• Jewels: The New York Sale  Inc auction at Christies

    Sale 2347

    Jewels: The New York Sale Including the JAR Imperial Topaz, Ruby and Diamond Ear Pendants, The Bulgari Blue, Jeweled Elegance & the Vanderbilt Diamond Necklace

    20 October 2010, New York, Rockefeller Plaza

  • Lot 167

    A DIAMOND "HOLLY WREATH" NECKLACE, BY HARRY WINSTON

    Price Realised  

    A DIAMOND "HOLLY WREATH" NECKLACE, BY HARRY WINSTON
    Designed as a holly wreath, composed of two graduated rows of circular, pear and marquise-cut diamond clusters, mounted in platinum, 1962, 16½ ins., (may also be worn as a choker, 14½ ins., or as two bracelets, 7 and 7½ ins.), in a Harry Winston navy blue leather pouch
    Signed Winston for Harry Winston, no. 4984
    Total weight of the diamonds is approximately 152.35 carats


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    Cf. Alexis Gregory, Harry Winston: Rare Jewels of the World, Universe Publishing/Vendome Press, 1998, New York and Paris, page 47

    Cf. Penny Proddow and Marion Fasel, Bejeweled, Harry N. Abrams, Inc., New York, 2001, page 30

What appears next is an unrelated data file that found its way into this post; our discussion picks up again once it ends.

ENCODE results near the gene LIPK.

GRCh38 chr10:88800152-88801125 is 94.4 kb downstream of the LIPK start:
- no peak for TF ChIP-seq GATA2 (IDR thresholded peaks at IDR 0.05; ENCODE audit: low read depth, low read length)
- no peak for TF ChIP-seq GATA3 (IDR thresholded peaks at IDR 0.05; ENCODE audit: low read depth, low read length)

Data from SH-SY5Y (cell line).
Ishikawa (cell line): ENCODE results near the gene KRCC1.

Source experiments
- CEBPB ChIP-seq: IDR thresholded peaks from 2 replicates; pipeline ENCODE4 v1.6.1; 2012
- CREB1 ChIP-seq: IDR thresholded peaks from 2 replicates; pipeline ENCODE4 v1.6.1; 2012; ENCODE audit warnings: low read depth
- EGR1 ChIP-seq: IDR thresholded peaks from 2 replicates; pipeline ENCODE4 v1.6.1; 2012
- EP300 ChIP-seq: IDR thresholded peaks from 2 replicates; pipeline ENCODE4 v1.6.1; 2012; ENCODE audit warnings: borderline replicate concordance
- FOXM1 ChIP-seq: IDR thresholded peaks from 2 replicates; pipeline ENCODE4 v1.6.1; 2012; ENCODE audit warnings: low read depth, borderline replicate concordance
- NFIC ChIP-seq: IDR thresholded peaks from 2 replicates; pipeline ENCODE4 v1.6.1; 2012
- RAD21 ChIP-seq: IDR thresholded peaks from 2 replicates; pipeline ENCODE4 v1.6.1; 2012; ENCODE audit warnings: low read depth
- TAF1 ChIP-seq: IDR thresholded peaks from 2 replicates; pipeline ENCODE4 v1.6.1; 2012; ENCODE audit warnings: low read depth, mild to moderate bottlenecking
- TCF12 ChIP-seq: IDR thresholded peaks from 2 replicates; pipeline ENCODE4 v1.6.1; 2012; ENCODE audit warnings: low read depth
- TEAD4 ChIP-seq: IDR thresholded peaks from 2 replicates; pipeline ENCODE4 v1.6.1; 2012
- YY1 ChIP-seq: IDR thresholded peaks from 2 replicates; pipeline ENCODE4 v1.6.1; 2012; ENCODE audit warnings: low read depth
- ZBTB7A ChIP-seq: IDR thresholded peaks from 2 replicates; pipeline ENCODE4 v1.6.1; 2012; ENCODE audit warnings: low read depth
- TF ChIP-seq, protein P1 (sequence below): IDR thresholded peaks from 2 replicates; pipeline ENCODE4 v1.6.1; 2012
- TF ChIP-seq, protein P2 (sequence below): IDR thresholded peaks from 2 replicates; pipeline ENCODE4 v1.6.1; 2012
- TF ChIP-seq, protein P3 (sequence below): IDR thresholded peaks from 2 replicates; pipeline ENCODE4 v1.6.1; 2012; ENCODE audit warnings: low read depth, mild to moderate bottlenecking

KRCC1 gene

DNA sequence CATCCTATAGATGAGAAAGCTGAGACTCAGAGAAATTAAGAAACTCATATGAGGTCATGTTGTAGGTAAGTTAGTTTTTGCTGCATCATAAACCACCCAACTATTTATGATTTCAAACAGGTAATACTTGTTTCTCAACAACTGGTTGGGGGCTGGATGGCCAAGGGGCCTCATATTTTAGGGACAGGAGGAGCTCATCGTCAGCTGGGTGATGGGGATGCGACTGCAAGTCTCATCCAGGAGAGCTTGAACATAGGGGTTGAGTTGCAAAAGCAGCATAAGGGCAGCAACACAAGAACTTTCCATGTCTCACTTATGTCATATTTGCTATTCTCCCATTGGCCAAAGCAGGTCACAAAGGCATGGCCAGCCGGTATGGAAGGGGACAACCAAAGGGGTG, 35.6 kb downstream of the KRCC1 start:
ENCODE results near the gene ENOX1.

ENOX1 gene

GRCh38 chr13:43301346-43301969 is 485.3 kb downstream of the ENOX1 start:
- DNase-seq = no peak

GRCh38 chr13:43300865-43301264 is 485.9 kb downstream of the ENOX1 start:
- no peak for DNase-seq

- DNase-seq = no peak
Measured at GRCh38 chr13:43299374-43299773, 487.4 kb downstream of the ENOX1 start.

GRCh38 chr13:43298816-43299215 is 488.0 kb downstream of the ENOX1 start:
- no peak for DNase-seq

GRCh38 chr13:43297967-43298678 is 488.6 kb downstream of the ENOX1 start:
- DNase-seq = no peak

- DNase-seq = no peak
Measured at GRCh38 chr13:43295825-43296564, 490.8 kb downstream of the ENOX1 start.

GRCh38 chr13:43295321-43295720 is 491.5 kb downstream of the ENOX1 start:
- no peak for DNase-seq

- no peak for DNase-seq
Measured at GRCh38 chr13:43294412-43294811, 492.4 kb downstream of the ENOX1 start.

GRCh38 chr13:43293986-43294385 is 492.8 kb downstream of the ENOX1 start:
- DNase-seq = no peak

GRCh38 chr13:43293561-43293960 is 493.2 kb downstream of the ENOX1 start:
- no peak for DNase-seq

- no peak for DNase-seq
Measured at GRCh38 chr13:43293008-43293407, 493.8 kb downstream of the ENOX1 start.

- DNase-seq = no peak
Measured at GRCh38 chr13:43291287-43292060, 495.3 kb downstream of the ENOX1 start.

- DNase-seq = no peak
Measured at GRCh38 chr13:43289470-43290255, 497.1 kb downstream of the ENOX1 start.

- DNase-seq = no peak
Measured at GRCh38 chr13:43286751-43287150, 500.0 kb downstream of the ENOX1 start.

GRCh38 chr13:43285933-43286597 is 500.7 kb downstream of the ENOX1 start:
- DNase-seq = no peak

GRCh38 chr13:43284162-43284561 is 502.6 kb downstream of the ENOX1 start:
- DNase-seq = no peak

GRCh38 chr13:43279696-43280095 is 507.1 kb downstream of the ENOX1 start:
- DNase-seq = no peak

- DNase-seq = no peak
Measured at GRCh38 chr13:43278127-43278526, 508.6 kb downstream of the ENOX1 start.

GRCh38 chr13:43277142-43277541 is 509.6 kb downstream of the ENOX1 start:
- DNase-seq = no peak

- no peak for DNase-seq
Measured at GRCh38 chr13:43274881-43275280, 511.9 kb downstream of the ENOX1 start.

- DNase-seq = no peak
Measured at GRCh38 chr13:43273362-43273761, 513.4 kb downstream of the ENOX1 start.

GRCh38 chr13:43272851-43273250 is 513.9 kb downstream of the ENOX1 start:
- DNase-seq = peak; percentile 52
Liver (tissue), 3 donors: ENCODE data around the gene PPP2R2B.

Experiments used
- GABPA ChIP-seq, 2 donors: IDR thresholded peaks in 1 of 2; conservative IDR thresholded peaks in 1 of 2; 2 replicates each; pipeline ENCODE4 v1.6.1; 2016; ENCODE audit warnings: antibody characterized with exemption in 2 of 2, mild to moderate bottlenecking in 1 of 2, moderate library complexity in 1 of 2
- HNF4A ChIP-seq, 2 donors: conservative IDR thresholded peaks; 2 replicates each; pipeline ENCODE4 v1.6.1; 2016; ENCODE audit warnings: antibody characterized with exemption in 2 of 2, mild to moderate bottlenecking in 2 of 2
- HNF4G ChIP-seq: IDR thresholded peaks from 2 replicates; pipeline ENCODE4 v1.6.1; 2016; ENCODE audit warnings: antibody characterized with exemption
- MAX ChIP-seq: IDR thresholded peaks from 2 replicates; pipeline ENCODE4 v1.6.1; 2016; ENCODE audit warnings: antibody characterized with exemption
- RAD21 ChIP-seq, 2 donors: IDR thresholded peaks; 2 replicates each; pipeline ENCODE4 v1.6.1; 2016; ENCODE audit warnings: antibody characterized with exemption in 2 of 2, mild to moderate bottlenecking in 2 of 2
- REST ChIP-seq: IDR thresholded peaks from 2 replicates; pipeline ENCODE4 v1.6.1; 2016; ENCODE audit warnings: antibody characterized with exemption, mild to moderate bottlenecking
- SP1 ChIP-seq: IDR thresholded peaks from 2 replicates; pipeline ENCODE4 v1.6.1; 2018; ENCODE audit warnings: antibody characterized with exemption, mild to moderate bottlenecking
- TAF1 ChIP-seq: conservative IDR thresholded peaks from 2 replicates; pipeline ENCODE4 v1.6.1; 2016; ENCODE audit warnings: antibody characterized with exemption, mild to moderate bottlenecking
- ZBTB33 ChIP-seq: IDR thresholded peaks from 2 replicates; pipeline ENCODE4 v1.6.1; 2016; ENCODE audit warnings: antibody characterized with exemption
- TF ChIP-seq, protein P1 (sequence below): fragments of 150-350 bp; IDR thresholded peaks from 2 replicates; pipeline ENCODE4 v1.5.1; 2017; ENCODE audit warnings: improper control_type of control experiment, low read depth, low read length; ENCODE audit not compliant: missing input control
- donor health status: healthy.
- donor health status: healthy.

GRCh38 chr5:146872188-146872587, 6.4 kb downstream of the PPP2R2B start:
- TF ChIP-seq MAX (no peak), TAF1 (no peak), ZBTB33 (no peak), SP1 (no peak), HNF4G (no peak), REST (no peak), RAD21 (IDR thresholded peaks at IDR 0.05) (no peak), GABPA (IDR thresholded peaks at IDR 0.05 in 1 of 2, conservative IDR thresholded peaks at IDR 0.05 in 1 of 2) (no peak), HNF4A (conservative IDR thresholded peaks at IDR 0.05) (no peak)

Cf. Suzanne Tennenbaum and Janet Zapata, Jeweled Garden, The Vendome Press, New York, 2006, page 202

    Pre-Lot Text

    "Holly Wreath"

    Aptly regarded as the "King of Diamonds," Harry Winston has been known for handling a majority of the world's superlative diamonds, colored gemstones and jewelry in the 20th century. He is acknowledged as a visionary in the field for his pursuit of excellence combined with his passion, discretion, intuition and knowledge.

    With the finest rough diamonds available, as well as numerous historical gems, he imbued his pieces with exceptional style. Perhaps the most important design has been the much admired and greatly imitated 'Winston' look. This concept was envisioned by Harry Winston while looking at a holly wreath hanging from his front door at Christmas in 1944. He was drawn to the way the leaves shaped the wreath and thought that he could adapt this to jewelry design, whereby the wearer only saw the gemstones and not the supporting metal beneath. Seemingly simple, it revolutionized design, in that the metal merely acted as a framework for the gemstones and never overshadowed their role as the primary focus of the jewel. This necklace composed of magnificent circular, pear and marquise-cut diamond clusters, in its design and construction, is truly a treasure.